Mental health is just as important as physical health, and it’s time to start talking about it. Like a broken bone, heart ailment or the common cold, mental illness is nothing to be ashamed of. In fact, nearly one in five people struggle with some form of mental illness every year. If you or someone you know is suffering, it’s time to learn the warning signs and find the resources for much-needed support. Valencia College and our partners are dedicated to providing mental health information and resources to our entire community. Please open your heart and your browser to learn more, start a conversation and help someone who is struggling.
NATIONAL COUNCIL FOR SUICIDE PREVENTION
According to the CDC, suicide is a major public health concern and the 10th leading cause of death in the United States. Visit the National Council for Suicide Prevention to learn the warning signs and what you can do to help identify someone who may be contemplating suicide.
View a compiled list of resources to help students and individuals find links to mental health information and varied topics relating to Valencia College life, along with important community health information. From counseling to Coronavirus, find your connection.
Learn the Facts and Get Involved
Your community needs you. Get involved by joining with dedicated organizations to help those who are struggling with mental illness and other issues. Click and find links to existing groups who are actively making a difference in peoples lives.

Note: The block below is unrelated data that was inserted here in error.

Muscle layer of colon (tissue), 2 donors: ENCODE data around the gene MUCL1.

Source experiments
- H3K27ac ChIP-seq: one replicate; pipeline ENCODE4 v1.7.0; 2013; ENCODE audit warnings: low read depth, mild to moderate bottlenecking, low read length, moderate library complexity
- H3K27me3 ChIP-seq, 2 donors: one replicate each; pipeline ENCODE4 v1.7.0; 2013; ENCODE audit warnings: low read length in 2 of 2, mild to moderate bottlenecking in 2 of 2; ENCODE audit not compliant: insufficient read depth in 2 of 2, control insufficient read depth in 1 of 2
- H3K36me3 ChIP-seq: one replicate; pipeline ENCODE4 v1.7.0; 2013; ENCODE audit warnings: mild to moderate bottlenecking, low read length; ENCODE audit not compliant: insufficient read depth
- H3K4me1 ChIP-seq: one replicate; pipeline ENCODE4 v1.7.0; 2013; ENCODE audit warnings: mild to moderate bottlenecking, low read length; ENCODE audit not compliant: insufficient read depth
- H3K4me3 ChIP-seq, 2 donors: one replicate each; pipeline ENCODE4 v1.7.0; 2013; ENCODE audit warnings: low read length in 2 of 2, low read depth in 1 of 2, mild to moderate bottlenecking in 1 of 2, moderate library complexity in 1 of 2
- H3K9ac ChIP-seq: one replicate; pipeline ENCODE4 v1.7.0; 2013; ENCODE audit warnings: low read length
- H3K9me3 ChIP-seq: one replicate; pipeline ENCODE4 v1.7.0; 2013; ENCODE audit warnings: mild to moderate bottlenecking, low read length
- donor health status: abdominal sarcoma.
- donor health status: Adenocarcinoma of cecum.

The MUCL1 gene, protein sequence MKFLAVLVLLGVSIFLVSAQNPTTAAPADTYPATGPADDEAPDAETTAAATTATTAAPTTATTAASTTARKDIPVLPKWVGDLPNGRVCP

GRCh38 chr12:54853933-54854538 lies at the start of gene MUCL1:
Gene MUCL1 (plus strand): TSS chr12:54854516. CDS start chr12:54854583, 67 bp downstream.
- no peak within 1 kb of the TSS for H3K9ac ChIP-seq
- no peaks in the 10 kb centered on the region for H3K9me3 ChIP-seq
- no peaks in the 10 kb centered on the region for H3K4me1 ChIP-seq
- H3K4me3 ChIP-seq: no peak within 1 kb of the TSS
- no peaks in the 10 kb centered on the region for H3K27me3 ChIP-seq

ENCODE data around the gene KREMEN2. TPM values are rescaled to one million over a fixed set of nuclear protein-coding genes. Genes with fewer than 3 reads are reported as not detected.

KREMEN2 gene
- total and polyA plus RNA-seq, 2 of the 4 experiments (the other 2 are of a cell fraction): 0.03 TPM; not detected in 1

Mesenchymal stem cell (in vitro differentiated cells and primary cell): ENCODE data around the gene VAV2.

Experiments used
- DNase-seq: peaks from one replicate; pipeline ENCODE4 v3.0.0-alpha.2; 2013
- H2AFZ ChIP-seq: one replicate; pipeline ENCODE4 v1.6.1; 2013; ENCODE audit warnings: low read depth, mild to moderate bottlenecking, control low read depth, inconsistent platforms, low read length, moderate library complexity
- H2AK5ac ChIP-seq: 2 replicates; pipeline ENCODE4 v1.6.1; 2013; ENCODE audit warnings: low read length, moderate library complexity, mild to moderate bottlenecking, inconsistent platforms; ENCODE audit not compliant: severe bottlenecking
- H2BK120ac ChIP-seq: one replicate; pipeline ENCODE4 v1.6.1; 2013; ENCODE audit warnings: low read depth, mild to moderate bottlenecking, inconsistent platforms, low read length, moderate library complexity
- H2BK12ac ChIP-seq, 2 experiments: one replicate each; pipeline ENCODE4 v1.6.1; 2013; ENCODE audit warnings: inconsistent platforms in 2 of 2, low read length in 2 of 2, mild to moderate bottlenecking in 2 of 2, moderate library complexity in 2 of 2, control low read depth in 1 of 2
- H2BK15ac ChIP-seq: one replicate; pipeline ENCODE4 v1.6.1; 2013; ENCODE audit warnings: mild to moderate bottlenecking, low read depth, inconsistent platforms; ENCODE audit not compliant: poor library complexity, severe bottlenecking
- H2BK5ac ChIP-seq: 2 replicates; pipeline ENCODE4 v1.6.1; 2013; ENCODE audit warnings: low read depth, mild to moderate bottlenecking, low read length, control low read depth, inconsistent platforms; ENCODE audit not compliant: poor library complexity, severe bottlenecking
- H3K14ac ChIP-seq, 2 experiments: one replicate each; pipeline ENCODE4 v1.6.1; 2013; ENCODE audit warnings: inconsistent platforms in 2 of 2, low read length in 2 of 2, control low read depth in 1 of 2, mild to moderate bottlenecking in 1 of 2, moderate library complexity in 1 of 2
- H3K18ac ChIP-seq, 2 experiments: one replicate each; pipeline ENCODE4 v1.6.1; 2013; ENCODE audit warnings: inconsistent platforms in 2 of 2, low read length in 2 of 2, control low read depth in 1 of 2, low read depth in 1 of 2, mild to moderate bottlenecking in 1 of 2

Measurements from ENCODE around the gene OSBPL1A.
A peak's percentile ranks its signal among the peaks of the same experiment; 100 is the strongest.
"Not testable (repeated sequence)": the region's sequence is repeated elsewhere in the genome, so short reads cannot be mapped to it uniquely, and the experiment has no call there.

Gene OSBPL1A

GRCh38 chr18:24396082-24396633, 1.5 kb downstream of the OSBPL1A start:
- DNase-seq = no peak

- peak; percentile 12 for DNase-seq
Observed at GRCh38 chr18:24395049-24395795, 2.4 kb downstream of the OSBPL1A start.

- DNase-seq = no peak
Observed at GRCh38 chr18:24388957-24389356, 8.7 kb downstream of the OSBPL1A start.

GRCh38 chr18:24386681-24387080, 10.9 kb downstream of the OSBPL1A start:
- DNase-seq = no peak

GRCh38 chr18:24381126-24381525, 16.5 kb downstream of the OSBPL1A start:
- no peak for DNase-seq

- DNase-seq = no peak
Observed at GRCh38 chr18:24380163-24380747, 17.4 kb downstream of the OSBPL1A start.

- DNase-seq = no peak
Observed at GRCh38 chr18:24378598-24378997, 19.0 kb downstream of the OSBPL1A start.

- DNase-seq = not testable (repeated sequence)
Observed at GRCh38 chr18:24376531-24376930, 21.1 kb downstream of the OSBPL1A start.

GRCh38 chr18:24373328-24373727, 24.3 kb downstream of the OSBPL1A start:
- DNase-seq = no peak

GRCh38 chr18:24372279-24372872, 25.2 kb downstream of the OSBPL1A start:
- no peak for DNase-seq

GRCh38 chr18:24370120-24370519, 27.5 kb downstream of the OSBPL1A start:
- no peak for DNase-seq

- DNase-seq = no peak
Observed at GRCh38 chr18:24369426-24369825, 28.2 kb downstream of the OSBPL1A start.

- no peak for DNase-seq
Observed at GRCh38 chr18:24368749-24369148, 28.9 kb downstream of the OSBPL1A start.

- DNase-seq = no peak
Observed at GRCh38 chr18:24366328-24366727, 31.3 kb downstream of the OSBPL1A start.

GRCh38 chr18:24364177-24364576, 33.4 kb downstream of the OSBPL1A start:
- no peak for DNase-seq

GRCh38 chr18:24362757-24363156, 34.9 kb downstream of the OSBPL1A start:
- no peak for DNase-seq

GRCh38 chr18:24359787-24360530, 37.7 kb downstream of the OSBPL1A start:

Valencia College cares. Our faculty and staff can also find official resources to answer mental health questions, learn more about training and inquire about other important faculty topics. After all, we believe community involvement extends well outside the classroom.
Sometimes, the effects of tragedy and triumph don’t become real until you witness them. Read and view first hand accounts of heart-wrenching and heartwarming experiences from real people who have lived through adversity from any number of life events.
This website was developed [in part] under a grant number 6H79SM080474-03M0018 from the Substance Abuse and Mental Health Services Administration (SAMHSA), U.S. Department of Health and Human Services (HHS). The views, policies, and opinions expressed are those of the authors and do not necessarily reflect those of SAMHSA or HHS.